Head to Vie de France for some strong coffee and French baked goods.

See you on the trails,

x

Jessa

HikeLI: Cedar Point Park

Where: Cedar Point County Park (East Hampton, NY)

What: Hike (trail, sand, unpaved)

Snacks: Grindstone Coffee & Donuts (Sag Harbor, NY)

Hello friends! Welcome. Fancy a drive out east? Farther east than we’ve ever been together? Yes! Thanks for coming.

We’re going to Cedar Creek County Park in East Hampton (5 Cedar Point Road) to see the abandoned lighthouse. The trip, from the paved lot is between 5 and 6 miles. Two of which are on the beach so prepare for sand. For reference, my GPS said 5.7, my friend’s said 5.9 and All Trails clocks it at 5.3. If you drive deeper into the park, there is a beach lot, which will cut your trip down to roughly two sandy miles. If you go this route, you’ll miss a lot of beauty. Follow the yellow blazes to get to your destination. Please note, the trail is not marked on the beach.

The trail begins in the woods and meanders on rolling hills until you reach sandy bluffs. Unlike many county parks the trail head is marked with an awning. Nice and easy. The bluffs are closed due to erosion but you can still see the beauty of Gardiners Bay. There is a path around bluffs.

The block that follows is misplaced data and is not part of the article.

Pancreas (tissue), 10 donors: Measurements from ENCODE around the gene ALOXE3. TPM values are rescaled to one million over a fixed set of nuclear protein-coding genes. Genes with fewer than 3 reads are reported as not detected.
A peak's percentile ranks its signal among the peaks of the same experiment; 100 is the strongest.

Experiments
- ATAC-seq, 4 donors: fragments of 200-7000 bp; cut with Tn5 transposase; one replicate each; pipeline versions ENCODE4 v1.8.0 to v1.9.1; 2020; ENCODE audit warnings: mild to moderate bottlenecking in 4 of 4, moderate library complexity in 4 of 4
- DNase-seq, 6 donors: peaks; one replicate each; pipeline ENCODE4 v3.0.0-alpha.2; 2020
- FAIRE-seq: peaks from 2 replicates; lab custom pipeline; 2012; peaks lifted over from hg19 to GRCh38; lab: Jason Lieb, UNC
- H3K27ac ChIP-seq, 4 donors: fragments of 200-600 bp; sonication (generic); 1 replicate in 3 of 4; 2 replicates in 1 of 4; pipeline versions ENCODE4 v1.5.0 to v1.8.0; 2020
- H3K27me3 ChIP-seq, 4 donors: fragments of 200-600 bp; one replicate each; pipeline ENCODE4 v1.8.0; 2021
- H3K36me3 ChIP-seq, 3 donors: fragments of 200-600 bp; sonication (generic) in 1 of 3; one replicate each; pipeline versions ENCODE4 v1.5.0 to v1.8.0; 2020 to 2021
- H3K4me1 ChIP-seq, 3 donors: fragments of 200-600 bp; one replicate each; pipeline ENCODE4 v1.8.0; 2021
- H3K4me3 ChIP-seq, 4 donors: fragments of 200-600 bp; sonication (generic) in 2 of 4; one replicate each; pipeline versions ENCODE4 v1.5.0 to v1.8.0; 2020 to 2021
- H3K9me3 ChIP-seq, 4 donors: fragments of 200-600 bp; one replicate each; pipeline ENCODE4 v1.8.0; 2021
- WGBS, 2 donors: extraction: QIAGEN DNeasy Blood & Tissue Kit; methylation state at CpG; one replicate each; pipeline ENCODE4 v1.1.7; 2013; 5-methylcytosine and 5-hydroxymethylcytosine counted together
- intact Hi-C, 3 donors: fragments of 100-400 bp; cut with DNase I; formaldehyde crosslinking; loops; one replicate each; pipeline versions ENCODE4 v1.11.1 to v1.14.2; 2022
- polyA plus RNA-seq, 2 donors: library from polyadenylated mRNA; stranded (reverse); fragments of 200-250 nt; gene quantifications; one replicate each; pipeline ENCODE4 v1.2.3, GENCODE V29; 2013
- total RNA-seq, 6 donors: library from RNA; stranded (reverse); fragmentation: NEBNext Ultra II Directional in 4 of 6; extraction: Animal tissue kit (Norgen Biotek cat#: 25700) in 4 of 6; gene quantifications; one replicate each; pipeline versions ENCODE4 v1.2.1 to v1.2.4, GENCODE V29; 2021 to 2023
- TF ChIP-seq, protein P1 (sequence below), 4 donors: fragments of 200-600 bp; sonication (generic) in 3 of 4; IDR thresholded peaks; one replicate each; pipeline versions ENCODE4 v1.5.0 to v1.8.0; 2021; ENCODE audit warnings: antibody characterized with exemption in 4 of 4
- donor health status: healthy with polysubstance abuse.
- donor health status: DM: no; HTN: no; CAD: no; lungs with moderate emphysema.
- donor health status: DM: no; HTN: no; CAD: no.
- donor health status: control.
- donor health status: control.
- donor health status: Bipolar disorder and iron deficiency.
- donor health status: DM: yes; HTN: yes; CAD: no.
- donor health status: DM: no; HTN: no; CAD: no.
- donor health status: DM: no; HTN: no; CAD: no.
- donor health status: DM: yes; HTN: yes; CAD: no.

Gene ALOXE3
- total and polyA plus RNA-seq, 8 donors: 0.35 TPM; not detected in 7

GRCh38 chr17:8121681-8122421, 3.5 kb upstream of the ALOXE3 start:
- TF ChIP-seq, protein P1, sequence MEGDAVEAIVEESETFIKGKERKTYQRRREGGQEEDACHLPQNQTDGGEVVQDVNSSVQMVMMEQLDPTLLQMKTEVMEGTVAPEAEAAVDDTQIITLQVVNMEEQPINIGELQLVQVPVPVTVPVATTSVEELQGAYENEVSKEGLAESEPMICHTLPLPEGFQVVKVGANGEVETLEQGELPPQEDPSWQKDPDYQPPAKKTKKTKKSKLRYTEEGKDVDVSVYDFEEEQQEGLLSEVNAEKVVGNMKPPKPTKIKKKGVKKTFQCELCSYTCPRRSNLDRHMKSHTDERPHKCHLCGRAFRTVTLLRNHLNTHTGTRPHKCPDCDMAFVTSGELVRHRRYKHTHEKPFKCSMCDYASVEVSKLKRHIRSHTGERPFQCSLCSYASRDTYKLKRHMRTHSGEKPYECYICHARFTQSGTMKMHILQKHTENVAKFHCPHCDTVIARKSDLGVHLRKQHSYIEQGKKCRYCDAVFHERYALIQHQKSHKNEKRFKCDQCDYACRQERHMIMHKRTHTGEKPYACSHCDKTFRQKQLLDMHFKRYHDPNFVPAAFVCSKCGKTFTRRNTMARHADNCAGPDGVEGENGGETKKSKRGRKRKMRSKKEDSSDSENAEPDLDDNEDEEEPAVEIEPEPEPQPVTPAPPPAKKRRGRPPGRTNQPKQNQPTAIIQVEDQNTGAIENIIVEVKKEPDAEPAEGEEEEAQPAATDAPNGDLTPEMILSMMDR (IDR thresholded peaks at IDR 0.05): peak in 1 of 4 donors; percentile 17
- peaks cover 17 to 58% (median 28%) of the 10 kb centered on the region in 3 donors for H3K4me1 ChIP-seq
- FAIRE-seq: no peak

You’ll come to a sandy parking lot, head toward the water and to the left. You’ll be able to see the lighthouse in the distance. It feels as far away as it looks. Once you get to the lighthouse, if you walk onto the balcony, be careful- it’s slippery. You cannot go inside the structure.

To get back to your car, head the way you came. It can get a little confusing to find the trail after the beach.

After the park we head into Sag Harbor for Grindstone Coffee & Donuts. Oddly enough, no coffee and donuts for this girl just a super cinnamon infused hot apple cider. It really hit the spot after a chilly winter hike.

See you on the trails,

x

Jessa

HikeLI: Udall’s Cove Park Preserve

Where: Udall’s Cove Park Preserve (Little Neck, NY)

What: Hike (trail, unpaved)

Snacks: Bean & Bean (Little Neck, NY)

Udall’s Cove Park Preserve is located in Queens at the end of 34th Avenue in Little Neck. It’s kinda sorta off of Northern Boulevard (the Queens name for 25A) and I kinda sorta have no idea how to find it without GPS. You see, I found Udall’s Cove purely by accident after a cooking class in Manhasset. Do you do that? Just drive around when you’re in an unfamiliar area? No? Only me?

Udall’s Cove has space for about four cars at the trail head but don’t be surprised if all of those spots are taken by people that live in the neighborhood. It seems more like a cul-de-sac than an official parking lot anyway. Parking comes at premium ’round these parts. Street parking is allowed.